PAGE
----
• Shelf-life
  • Use

23
Food Plant Sanitation
24
Plant Sanitation Industries Responsibility
  • Moral and legal obligation to perform all
    operations in clean surroundings, and with due
    regard to the basic principles of sanitation
  • FDC Section 402a4 states that a food shall be
    deemed to be adulterated if it has become
    contaminated with filth, or whereby it may have
    been rendered injurious to health
  • Sanitation is every persons job in the plant

25
Reasons for Plant Sanitation
  • A better product, competition demands high,
    consistent quality
  • A more efficient operation, efficiency equates to
    planned sanitation
  • Greater employee productivity
  • Improved safety
  • Is a barometer of overall plant conditions

26
Plantkeeping - Exterior
  • Grounds maintained
  • Storage for equipment.
  • Exterior openings screened
  • Free from insects, rodent proof
  • No uncovered openings
  • No chemical spills
  • Remove broken containers from shipping, receiving
  • No trash in parking lot
  • Paved roads
  • No litter or waste accumulation
  • Roofs leak proof

27
Plantkeeping - Building
  • Floors water tight, smooth surfaced, and sloped
    1/8 to 1/4 per foot to floor drains every 10
    apart
  • Drains covered with grates
  • Walls doors, partitions, pipes, ceilings kept
    cleaned and painted
  • Proper ventilation to prevent condensation, mold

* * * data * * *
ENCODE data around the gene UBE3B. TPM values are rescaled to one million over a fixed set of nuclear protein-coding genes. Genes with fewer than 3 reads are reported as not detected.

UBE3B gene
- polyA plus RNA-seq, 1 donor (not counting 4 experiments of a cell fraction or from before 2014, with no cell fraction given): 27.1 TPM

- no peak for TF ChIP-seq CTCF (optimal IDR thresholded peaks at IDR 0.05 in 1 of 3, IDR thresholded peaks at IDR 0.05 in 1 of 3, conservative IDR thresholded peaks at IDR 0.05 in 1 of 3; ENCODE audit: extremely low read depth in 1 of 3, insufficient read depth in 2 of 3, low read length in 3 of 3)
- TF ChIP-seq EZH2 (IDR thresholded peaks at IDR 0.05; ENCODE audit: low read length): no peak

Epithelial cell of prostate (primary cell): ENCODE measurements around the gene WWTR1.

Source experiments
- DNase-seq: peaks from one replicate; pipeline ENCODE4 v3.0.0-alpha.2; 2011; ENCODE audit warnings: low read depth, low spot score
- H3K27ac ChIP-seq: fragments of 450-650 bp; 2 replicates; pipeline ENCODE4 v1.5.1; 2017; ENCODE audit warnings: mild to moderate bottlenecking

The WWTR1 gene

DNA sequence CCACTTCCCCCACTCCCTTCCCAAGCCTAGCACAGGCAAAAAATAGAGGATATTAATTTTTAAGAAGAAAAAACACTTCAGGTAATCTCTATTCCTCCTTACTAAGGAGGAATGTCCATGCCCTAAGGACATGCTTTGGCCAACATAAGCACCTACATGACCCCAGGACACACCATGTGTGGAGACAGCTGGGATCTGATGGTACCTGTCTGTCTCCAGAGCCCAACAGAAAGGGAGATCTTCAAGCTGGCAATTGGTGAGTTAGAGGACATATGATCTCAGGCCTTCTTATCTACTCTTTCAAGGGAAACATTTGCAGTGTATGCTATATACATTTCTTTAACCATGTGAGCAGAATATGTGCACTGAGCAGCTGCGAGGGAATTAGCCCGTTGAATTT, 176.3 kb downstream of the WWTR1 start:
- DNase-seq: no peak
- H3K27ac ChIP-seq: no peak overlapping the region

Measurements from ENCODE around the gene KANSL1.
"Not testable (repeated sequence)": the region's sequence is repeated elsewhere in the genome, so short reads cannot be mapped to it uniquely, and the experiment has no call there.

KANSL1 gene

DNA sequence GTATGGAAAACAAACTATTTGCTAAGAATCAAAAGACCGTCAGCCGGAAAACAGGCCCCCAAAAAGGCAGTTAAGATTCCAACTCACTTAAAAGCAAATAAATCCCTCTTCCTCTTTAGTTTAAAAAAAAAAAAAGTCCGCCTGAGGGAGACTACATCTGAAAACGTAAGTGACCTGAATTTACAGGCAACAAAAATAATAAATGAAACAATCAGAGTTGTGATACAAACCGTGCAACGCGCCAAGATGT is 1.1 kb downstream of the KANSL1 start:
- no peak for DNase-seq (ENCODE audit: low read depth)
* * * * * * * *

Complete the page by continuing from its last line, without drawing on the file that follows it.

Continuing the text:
growth, or deterioration of structures
  • All windows, doors and openings should be
    screened
  • Good lighting, ranges from 25 to 150 foot candles

28
Plantkeeping - Equipment
  • Constructed in regard to cleanability and
    protection from contamination
  • Materials should be smooth, hard, non-porous,
    preferably stainless steel
  • Pipe lines, fittings handling food should be
    sanitary
  • Eliminate sharp corners
  • Equipment should be directly accessible for
    cleaning (CIP)
  • All open equipment should be covered
  • Containers should be clean, and not used for
    other purposes (tight lids)
  • Waste should be collected in proper containers
    (removed daily)

29
Plantkeeping - Storage
  • Aisles should be kept clean and well marked
  • Food materials, packaging should be protected
    from damage, rodents, insects, dirt, dust
  • Stored products should be stored away from walls
    at proper storage temperatures
  • Storage areas cleaned weekly
  • Inventory and evaluation of warehouse products
    should be conducted frequently
  • Storage temperature is critical for perishable
    ingredients/products
  • Policy of FIFO should be strictly adhered to

30
Plantkeeping - Employees
  • Must wear caps, hair nets, hair restraints
  • Pins, curlers, jewelry, fingernail polish should
    not be worn